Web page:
USD Climbs Against South African Rand

Unless we see massive stimulus again, which given enough time we probably will, currencies like the ZAR will continue to suffer.

  • The US dollar rallied again during the Friday session as it looks like the 16.88 level is now in the rearview mirror.
  • The market looks very likely to continue going higher, but it’s also worth noting that we are a bit overbought at this point.
  • A short-term pullback does make sense, but based on the trend that we have seen so far, it’s likely that we will see more of a “buy on the dip” type of attitude out there.

This makes quite a bit of sense, due to the fact that risk appetite has been decimated out there, so people will be much more interested in owning US dollars than emerging market currencies. That being said, it was a mixed bag when it comes to EM currencies, but clearly, the South African rand is on its back foot. That being said, a pullback at this point more likely than not will face a significant amount of support at the 16.50 level, an area that is a round figure that a lot of people pay close attention to.

Is it Time to Short the Rand?

Looking at this move, you can see that we had broken above a significant resistance barrier in that area, and now it looks like we are ready to go much higher given enough time. That being said, I don’t like the idea of shorting this market, even if you told me that it was going to start falling tomorrow. It’s not until we break down below the 15.75 level that I would consider shorting this market, and even then I would have to see what was going on in the bond market in the United States, which of course is a major driver as to where the US dollar is going.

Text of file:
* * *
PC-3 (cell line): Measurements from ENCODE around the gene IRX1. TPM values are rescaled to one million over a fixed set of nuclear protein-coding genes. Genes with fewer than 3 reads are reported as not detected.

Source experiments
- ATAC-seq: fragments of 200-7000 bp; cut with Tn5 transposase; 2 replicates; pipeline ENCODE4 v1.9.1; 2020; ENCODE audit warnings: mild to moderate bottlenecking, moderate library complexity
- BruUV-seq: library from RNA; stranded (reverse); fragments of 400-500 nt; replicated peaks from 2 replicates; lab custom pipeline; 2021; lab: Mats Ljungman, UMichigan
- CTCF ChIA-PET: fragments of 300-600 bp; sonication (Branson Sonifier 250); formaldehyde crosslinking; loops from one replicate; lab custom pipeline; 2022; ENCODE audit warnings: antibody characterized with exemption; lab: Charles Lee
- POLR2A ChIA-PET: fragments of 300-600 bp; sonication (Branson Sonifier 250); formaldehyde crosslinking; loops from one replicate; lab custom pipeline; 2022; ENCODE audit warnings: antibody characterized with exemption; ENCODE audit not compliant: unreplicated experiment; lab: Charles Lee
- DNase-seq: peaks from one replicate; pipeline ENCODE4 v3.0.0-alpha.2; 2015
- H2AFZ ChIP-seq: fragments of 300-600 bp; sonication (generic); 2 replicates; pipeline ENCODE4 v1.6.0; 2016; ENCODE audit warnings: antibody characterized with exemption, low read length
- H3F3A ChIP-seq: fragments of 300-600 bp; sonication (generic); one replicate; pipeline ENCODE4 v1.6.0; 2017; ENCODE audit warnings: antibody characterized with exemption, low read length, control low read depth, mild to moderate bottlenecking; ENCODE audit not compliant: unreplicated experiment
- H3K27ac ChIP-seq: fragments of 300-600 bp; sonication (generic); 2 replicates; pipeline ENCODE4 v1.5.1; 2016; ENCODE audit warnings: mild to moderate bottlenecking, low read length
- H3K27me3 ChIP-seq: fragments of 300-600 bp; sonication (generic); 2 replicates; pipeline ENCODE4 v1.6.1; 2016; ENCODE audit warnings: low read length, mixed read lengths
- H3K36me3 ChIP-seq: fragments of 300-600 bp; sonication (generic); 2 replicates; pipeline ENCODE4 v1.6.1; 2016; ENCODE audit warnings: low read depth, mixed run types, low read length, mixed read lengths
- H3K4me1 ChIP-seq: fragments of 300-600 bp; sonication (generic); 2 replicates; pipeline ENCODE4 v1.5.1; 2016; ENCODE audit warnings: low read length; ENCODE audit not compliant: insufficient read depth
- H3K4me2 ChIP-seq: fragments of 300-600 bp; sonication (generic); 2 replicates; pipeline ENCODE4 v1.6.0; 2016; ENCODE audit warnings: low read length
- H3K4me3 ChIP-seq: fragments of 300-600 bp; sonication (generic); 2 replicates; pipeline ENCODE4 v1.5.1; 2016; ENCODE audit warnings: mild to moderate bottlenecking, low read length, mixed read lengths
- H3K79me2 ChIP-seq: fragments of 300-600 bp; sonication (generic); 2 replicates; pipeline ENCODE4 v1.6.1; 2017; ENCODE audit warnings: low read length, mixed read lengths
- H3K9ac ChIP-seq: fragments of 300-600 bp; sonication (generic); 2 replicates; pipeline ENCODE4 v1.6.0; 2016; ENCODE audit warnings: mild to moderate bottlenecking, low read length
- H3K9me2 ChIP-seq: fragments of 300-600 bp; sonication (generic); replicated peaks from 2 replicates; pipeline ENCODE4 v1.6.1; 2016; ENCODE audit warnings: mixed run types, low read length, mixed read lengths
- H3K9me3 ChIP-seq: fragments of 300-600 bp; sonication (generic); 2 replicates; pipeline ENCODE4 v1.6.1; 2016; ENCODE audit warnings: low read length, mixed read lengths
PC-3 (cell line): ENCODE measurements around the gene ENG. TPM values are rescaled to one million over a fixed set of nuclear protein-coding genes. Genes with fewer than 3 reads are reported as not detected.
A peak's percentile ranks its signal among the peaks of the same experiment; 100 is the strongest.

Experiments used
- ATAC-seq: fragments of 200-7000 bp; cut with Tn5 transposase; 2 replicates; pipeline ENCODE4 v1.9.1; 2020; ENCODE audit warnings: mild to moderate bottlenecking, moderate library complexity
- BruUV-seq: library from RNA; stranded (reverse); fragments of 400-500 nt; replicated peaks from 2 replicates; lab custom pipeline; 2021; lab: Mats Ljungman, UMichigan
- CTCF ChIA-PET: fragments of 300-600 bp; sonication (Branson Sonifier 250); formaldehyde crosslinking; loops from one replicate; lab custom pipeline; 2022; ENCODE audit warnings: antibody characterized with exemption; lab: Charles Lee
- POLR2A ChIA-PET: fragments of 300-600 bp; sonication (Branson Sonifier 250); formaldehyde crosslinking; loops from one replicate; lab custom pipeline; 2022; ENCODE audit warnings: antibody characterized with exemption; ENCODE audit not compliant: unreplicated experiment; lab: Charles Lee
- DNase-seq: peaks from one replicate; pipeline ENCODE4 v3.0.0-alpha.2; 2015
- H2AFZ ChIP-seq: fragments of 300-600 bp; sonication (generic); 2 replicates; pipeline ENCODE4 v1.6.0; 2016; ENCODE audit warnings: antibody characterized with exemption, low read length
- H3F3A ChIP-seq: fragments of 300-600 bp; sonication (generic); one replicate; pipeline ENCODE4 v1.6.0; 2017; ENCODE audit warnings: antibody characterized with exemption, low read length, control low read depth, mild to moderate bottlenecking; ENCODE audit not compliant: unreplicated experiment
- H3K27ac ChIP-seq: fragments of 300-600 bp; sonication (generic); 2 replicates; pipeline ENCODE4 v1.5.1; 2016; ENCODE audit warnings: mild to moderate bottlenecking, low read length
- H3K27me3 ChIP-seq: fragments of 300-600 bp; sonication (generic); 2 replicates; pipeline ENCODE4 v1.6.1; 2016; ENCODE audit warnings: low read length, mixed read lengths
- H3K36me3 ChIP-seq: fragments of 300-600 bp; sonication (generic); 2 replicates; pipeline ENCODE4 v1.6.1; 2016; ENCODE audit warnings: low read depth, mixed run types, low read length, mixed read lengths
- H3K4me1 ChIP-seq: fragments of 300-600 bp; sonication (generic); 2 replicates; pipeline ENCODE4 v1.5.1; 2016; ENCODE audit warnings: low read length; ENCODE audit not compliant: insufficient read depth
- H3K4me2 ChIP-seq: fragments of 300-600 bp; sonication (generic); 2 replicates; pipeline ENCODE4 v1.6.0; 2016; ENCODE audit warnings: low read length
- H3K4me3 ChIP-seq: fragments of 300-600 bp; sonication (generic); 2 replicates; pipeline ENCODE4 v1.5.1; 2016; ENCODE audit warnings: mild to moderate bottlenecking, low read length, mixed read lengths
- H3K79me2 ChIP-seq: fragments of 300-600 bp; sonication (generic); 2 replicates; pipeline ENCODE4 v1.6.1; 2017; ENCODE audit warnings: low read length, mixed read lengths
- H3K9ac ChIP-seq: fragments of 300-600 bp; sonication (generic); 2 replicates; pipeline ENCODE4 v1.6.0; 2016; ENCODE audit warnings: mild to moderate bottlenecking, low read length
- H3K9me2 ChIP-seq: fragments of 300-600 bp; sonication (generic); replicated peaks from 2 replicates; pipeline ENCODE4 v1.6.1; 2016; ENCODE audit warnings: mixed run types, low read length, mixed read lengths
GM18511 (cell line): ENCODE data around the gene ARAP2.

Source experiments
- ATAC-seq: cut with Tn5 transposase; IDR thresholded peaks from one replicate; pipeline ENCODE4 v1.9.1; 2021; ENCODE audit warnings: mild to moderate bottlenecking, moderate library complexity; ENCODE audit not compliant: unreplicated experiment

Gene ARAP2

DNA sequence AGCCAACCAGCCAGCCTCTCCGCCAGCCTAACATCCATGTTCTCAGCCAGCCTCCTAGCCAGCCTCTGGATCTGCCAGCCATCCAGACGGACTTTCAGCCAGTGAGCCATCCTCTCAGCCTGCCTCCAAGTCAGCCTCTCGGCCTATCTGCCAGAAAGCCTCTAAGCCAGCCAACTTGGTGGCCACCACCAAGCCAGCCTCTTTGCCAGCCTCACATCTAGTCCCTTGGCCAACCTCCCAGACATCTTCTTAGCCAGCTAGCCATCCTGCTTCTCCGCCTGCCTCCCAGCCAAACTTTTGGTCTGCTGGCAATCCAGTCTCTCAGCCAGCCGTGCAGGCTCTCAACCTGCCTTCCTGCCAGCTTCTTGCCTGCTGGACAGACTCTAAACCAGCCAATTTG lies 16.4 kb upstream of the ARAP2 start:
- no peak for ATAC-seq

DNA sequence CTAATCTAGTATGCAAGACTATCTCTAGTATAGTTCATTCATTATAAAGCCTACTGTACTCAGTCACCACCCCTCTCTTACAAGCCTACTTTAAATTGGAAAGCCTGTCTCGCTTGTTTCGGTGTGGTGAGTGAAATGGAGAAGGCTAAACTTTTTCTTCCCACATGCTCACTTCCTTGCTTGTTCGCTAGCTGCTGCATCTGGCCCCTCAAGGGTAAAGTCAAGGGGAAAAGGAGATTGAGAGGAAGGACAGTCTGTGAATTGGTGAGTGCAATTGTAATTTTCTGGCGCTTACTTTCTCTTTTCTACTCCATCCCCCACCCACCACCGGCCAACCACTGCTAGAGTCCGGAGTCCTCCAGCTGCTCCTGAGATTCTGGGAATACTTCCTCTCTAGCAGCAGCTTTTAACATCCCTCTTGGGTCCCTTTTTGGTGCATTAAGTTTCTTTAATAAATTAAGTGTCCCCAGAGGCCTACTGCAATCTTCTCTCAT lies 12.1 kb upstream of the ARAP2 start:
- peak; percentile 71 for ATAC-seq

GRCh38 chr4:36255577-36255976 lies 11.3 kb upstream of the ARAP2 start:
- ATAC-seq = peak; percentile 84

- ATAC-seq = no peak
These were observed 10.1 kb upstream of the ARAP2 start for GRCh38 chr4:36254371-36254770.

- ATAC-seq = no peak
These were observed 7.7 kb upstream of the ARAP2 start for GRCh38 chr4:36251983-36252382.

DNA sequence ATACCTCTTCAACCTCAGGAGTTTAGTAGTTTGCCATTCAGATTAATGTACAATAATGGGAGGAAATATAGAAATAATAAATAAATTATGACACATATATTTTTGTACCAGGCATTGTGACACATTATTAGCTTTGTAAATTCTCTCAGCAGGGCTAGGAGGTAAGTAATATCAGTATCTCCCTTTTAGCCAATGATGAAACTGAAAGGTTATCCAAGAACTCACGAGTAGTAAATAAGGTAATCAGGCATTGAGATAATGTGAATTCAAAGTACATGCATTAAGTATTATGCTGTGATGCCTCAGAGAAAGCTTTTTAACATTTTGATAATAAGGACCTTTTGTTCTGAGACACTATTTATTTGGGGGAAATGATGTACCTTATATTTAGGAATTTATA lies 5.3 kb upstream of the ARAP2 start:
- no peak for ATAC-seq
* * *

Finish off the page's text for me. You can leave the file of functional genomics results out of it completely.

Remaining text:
South Africa continues to be a place that people won’t want to throw money at right now, as commodities are taking a nosedive. Remember, the South African economy is highly sensitive to hard assets as it is a major commodity producer. If there is in fact going to be a global slowdown, it makes quite a bit of sense that commodity currencies, commodities, and commodity-related economies all suffer. I think that continues to be the case going forward as we head into recession, and unless we see massive stimulus again, which given enough time we probably will, currencies like the ZAR will continue to suffer.


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